It is easy for long-time readers, I believe, to think that Rivera is making sport of them, if one reads captions like that in panel 1 as parody: “Terrifying brush with the Duck Duck Goose Shipping Liner.” Really?! There was nothing really terrifying about it, of course. Absurd, perhaps. So Mark and Diana’s escape concludes with Mark still wracked over his moral dilemma, which Diana has so far resolved by telling him to stuff it.
But Mark, himself, is still in a moral quandary. Note that he doesn’t forcefully state “We must go back for the others”, but instead settles only on the possibility of going back. It’s one thing to have your morals (or ethics, if you will) thwarted by events out of your control, but at least you know what’s right. Here, Mark seems to doubt whether his compass is pointing in the right direction. This only gives Diana room to assert more control and leadership as Mark once again settles in as a rider and not a driver. Who’s in charge?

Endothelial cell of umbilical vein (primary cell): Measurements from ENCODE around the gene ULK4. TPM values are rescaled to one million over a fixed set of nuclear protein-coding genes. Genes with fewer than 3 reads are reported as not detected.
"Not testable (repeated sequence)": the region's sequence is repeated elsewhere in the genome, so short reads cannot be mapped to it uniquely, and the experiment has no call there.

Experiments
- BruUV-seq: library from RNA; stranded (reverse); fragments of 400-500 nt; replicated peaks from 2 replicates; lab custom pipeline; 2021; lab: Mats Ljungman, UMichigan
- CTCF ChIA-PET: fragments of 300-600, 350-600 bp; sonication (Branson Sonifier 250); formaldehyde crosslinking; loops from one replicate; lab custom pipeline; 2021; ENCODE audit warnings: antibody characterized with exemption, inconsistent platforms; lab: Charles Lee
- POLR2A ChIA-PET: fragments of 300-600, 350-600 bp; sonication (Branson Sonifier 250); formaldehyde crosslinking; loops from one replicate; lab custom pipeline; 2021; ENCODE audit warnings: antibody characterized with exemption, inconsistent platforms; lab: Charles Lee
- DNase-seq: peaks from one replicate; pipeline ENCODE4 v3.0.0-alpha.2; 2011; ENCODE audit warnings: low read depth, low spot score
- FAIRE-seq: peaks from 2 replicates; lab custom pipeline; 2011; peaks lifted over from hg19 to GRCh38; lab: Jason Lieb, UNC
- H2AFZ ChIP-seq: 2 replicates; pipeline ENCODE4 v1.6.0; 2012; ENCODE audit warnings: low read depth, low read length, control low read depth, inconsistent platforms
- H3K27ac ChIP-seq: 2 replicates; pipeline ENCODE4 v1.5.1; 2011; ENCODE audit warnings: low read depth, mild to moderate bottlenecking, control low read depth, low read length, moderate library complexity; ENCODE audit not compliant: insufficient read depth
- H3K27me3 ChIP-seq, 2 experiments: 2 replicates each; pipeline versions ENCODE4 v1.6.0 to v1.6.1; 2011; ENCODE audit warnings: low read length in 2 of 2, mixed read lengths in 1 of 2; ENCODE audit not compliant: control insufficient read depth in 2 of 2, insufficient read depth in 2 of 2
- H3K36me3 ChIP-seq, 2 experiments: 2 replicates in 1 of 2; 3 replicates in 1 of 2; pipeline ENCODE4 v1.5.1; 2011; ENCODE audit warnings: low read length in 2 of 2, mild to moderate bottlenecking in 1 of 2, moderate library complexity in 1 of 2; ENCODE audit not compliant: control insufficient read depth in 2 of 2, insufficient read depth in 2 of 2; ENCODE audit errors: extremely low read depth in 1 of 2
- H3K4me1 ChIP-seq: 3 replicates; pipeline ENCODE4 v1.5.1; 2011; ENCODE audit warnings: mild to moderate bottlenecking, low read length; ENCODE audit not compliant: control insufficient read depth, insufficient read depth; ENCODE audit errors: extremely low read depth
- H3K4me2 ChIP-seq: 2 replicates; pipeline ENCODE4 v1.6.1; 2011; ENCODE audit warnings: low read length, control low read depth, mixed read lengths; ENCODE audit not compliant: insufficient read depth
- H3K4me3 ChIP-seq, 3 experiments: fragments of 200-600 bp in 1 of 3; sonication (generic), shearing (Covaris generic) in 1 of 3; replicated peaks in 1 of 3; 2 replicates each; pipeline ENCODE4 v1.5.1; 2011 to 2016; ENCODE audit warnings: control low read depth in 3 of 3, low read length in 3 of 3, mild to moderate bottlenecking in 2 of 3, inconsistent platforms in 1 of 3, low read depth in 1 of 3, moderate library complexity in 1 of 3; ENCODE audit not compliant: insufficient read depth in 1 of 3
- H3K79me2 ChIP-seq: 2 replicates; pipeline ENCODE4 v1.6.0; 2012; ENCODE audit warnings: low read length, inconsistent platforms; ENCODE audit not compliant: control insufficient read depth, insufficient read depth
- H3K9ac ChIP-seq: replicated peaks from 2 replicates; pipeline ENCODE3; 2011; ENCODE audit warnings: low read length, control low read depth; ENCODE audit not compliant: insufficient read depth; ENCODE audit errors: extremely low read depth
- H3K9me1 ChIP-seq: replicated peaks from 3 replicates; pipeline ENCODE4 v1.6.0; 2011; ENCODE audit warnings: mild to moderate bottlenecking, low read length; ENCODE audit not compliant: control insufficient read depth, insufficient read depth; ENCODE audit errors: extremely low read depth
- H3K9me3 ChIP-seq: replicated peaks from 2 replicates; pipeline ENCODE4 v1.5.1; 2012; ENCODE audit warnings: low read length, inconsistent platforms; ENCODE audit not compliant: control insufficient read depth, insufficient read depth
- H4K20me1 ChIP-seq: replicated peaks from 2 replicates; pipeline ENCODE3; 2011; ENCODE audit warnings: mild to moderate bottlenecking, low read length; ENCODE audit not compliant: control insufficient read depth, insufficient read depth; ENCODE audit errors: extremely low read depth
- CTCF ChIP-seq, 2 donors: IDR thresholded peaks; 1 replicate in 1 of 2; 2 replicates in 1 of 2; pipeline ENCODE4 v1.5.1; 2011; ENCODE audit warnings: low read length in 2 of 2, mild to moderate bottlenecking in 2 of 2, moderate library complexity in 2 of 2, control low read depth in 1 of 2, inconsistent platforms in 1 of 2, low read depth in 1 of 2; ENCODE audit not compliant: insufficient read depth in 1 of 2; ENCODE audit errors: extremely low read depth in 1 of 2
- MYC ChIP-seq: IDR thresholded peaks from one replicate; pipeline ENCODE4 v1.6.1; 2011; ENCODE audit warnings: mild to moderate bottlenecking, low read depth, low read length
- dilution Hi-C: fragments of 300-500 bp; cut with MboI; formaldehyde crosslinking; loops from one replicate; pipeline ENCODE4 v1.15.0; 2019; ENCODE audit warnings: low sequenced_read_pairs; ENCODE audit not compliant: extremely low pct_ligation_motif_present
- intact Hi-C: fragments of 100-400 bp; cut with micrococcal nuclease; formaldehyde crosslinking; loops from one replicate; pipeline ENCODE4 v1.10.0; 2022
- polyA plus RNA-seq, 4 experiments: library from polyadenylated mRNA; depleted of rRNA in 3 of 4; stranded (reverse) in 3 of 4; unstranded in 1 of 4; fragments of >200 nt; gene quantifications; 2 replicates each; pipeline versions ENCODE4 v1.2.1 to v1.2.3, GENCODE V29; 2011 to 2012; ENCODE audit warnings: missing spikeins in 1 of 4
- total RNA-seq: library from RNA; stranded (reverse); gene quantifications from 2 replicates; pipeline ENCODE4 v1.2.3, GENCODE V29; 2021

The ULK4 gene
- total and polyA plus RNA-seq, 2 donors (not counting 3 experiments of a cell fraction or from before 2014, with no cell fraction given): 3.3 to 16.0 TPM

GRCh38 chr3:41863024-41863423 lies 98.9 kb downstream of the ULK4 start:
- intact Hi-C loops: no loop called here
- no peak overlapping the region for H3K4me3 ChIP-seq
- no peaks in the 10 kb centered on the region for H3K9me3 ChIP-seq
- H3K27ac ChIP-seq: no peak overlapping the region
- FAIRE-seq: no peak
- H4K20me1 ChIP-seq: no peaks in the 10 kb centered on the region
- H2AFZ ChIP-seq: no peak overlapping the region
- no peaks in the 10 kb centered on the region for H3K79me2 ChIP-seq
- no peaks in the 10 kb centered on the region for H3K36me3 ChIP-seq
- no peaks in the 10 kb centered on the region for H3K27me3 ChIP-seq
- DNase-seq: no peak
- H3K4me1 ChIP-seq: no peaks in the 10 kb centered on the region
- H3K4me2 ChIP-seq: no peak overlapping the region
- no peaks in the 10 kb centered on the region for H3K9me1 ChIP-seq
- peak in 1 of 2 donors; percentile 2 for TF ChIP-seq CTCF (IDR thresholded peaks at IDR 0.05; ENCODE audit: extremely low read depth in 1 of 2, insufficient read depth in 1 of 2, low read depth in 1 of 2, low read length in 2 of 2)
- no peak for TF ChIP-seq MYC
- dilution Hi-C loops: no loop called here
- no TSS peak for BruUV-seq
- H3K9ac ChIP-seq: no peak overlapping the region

I get Rivera’s desire to give Mark more depth of character and reduce the strong (white) male hero kind of idealism that the traditional Mark Trail represents; that is, try to make Mark more of a real person. Or maybe the point is to define a “world” where being the Big Hero is less important than being one part of a solution. Yada, yada, yada. I don’t know. My mind could be getting infected by too much California Craziness. Yet, I think there’s currently too much self-doubt and indecisiveness in Mark. It’s hard to believe that this Mark is a person who can get things done, much less solve problems. There has to be a “happy medium” some place, but I don’t think it is there, yet. Unless, of course, tomorrow brings a turnabout in Mark’s current attitude and his moral/ethical certainty dominates the scene.
Two more quick points:
- Why is Mark suddenly so out of breath? Is this some kind of delayed reaction caused by a surge of adrenalin brought on by their escape from the terrifying brush with the cargo ship? Mark certainly doesn’t sound like he’s in any condition to help the other crew, anyway.
- I forgot point two. I wasn’t quick enough.